Well, if we had control of our own affairs (I mean, if I had control of your affairs) we could control our own taxes.
Perhaps we’ll have no taxes, then?
Well, George Osborne is hatching dark plans for savage cuts in public services, but there’ll be none of that in Scotland; nor will there be any rise in taxes.
Isn’t that wonderful! Scotland the only country in the world exempt from austerity. Spain has it and Greece and Australia and the United States and England and even Germany, but not Scotland. Instead, we’ll be able to introduce universal free child-care and enhanced old-age pensions without any increase in taxes.
End of conversation, but if the idea is that independence will usher in a new kind of politics, honesty would be a good start. Whether the Chancellor is in London or in Edinburgh he cannot, unless he is a wizard, simultaneously improve services and reduce taxes. And I’m not prepared to vote for a wizard.
But perhaps I’m being naïve. A Scotland in control of its own affairs would still have its pot of black gold.
I’ve no real interest in the number of barrels still out there. What worries me is the idea of Scotland having such a strong vested interest in perpetuating a world economy based on oil. That is madness: first, because oil is the greatest pollutant on the planet; and, secondly, so long as the world depends on oil, the war-torn, hatred-driven countries of the Middle East will continue to enmesh the whole world in their own crises. We desperately need to divert human brains from the search for oil to the search for alternatives; and that means building Scotland’s future on something other than her stock of highly pollutant fuels.
But haven’t I forgotten something? We’re assured that in the event of independence we would never again be governed by a Tory party with no mandate from the Scottish people?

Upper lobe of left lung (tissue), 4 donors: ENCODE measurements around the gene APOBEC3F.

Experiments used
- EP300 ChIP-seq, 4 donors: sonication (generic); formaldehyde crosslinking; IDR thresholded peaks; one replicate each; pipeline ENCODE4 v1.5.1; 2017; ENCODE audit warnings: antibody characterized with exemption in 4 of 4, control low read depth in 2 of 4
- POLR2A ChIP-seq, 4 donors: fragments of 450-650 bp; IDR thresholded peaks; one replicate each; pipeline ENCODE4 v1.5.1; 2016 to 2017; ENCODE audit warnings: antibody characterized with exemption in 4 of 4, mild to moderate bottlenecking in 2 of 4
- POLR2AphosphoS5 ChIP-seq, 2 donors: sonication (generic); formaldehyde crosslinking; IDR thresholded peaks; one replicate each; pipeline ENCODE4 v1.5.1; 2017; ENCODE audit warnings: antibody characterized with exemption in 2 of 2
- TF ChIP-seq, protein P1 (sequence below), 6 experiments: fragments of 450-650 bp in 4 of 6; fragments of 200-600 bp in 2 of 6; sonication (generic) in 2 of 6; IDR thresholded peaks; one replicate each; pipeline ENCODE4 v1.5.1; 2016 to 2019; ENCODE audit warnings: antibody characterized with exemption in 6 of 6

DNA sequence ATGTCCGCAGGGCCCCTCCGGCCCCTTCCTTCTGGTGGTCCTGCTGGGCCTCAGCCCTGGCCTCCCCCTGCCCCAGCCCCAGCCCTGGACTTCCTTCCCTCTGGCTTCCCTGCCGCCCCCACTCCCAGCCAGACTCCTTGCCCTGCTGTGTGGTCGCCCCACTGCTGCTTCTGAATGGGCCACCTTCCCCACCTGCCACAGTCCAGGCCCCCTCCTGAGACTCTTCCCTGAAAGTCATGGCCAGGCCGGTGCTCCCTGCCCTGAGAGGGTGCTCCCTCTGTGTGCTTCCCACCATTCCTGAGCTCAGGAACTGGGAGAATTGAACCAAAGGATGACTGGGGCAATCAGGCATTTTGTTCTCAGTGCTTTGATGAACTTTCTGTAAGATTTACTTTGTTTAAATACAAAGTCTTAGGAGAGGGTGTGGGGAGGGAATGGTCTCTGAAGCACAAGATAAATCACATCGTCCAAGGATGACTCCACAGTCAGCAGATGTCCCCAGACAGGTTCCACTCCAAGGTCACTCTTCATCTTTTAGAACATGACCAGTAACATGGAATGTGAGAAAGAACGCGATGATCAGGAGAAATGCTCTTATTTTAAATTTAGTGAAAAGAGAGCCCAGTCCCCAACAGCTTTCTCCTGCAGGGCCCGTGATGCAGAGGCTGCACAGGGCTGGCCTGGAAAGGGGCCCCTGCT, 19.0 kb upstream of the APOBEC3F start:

Those who live in glass houses shouldn’t throw stones. Whatever Alex Salmond is not good at, he is good at his sums, and he knows full well how these add up with regard to the electoral mandate of his own party. I wasn’t the only Scot who didn’t vote for them at the last election. Half of us didn’t bother to vote at all; and of those who did vote, only forty-five per-cent voted for Mr. Salmond. That appears to me to mean (though I’m not good at sums) that the present Scottish Government governs with the consent of only twenty-three per-cent of the population. The mere fact of independence will not protect us from minority governments.
The Referendum, I fear, will be decided not by facts, but by rhetoric. There was a fine example in last week’s Free Press, which reported that a distinguished Highland gentleman had pledged his support for independence because it held out the prospect of a ‘radical, progressive and confident’ Scotland.
Isn’t that lovely! But what does it mean? What roots is the radical going back to, what goal is he progressing to, and what is his confidence based on?
After a year of adversarial politics at their worst, we still don’t know how life in an independent Scotland would differ from life as we know it.
This article first appeared in the West Highland Free Press, 5 September, 2014.